Chicago was cold, windy, and snow was on the ground that December of 1945. A far piece from what I had been used to the last few years. Burma was hot, temperatures often reaching over 100 degrees with a very high humidity. A cool day in Burma was in the mid-80s, and that was at night.
I spent my money on new clothes, shoes, and an overcoat the first clothes I had paid for in a while. It took a week or two to get used to paying when I finished eating, and for transportation.
Mrs. Raggio had died, and the old boarding house was no more. So I made arrangements to move into an extra room at Chuck Fanning's flat.
Bud Boyt, Don Doty, Chuck and I resumed our friendship and spent most of our time together. We were old enough now, and experienced enough to make the local bars our regular places to be. Bars along 63rd St. had names like Tons of Fun and Bucket of Blood. Our reglar place was Spody's.
During 1946, I took a GED examination and received my high school diploma. I also enrolled in a medical technology course thinking that I might make that my life's work. I went to school from 4 to 10 p.m. each day while working at Hines Hospital early in the day. My work at Hines was in the morgue, assisting with autopsy examinations. I liked the work, and had no problem with it as it helped me to understand the course I was taking.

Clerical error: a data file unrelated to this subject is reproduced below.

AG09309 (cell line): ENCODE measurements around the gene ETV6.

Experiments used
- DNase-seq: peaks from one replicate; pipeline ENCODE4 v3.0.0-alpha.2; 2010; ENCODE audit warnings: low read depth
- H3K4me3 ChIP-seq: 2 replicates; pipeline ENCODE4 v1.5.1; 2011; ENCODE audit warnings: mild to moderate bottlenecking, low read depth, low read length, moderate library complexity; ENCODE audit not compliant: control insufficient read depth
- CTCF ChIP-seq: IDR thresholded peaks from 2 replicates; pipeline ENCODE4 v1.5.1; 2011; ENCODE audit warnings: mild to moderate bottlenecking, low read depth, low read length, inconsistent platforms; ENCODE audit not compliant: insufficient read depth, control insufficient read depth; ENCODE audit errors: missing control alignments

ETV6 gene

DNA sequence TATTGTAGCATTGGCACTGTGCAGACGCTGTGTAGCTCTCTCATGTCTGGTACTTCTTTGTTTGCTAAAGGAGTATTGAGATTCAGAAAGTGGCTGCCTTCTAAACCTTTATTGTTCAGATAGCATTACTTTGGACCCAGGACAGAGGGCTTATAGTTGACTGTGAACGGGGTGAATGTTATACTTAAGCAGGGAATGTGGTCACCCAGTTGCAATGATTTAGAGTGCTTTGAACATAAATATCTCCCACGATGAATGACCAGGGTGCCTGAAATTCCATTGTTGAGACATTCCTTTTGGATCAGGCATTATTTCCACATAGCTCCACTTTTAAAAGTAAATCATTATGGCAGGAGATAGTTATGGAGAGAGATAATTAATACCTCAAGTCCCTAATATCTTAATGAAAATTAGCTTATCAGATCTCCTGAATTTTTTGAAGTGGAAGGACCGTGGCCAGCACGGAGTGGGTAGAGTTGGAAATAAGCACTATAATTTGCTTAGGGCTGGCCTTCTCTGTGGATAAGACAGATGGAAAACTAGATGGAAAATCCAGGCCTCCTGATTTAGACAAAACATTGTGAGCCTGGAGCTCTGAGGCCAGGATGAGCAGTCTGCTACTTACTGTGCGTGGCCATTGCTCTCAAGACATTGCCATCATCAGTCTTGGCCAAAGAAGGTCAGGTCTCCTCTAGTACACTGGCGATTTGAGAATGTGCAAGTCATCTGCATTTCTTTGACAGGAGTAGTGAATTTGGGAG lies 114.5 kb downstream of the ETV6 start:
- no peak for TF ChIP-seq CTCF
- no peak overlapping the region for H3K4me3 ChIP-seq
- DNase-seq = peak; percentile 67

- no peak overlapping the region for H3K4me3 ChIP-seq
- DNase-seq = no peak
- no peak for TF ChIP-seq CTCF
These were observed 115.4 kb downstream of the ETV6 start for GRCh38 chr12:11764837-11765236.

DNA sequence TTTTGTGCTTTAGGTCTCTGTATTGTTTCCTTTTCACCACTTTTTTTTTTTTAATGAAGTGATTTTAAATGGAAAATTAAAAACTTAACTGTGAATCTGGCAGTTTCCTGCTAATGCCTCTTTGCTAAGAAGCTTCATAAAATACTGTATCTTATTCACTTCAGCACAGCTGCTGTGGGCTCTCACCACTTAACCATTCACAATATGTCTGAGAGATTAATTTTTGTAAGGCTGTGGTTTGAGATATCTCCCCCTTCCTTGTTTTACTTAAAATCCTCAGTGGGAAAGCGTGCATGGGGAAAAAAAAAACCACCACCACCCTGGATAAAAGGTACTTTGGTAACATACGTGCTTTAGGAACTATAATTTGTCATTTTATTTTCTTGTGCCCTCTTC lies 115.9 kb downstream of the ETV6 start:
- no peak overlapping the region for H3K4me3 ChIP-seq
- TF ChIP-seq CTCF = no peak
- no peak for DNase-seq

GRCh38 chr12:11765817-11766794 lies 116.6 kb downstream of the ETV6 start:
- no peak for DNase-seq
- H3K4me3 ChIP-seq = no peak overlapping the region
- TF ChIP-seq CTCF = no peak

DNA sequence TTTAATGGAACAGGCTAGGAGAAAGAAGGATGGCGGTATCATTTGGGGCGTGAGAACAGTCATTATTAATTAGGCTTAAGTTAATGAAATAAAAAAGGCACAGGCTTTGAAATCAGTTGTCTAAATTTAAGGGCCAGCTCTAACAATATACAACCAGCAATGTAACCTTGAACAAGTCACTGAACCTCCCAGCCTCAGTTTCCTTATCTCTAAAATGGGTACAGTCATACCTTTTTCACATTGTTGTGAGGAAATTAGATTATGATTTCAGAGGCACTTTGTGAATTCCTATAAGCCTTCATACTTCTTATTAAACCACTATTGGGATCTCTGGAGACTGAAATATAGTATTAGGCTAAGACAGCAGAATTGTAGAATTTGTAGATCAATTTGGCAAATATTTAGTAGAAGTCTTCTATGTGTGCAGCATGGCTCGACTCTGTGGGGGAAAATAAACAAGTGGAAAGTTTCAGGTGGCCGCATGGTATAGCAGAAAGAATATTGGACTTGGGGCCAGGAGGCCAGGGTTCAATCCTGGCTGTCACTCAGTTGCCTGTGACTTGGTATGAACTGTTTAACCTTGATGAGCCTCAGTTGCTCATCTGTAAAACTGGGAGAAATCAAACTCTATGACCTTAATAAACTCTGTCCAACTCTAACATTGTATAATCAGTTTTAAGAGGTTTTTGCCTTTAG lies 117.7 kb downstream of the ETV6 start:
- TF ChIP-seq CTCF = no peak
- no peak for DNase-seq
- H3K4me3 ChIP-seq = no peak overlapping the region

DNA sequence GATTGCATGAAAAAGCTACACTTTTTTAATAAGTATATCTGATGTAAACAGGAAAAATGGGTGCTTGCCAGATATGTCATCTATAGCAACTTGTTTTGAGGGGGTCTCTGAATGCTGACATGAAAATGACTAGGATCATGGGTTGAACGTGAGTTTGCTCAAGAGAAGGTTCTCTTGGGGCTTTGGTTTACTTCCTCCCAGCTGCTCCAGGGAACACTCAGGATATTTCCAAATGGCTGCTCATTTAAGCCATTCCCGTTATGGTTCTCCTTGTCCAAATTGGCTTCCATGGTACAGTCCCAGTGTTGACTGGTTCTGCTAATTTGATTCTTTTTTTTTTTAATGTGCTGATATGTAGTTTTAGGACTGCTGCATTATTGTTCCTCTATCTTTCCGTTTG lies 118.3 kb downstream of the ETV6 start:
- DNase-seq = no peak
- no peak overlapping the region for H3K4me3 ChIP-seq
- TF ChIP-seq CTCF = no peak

On completing the course, another student and I decided to open a laboratory to do routine blood tests, pre-marital tests and sof forth. We rented a couple of rooms in an office building on North Ave. near Western. We pooled our money for some second-hand equipment, and set up shop. Within a month, it was obvious our venture was not going to fly.
We didn't know how to get doctors to refer to us, didn't in fact know a thing about business. We did do a few pre-marital blood tests and probably a dozen tests overall, but it was a bust-out operation. John, my partner, finally bought out my share at a loss to me, and I was out. I never saw John again and don't know what path the lab then took.
Chuck had introduced me to Dorothy, whose sister, Louise, he had been on one date with. Dorothy and I went on our first date, a moonlight cruise, dinner, and dancing on Lake Michigan. We saw each other every night right from the beginning and got along well.
The streetcar and elevated were our transportaiton. I had no car. Our usual date was a movie, double features, for a quarter each. After the movie, we would stop at Karson's restaurant for pie and coffee or on the street at the hot dog stand to take back and eat sitting on her front steps.
Dot's sister was dating Vertus, but Dot and I seldom went out with them. Vert had a car, a big, 12-cylinder Packard that held about 10 people. Vert and I played a lot of pinochle with Dot's father, Louis. Both Vert and I were in fairly solid with him. We had a lot of parties, usually at somebody's house. Bob and Sunny were dating then, and later married. Dorothy and I became inseparable.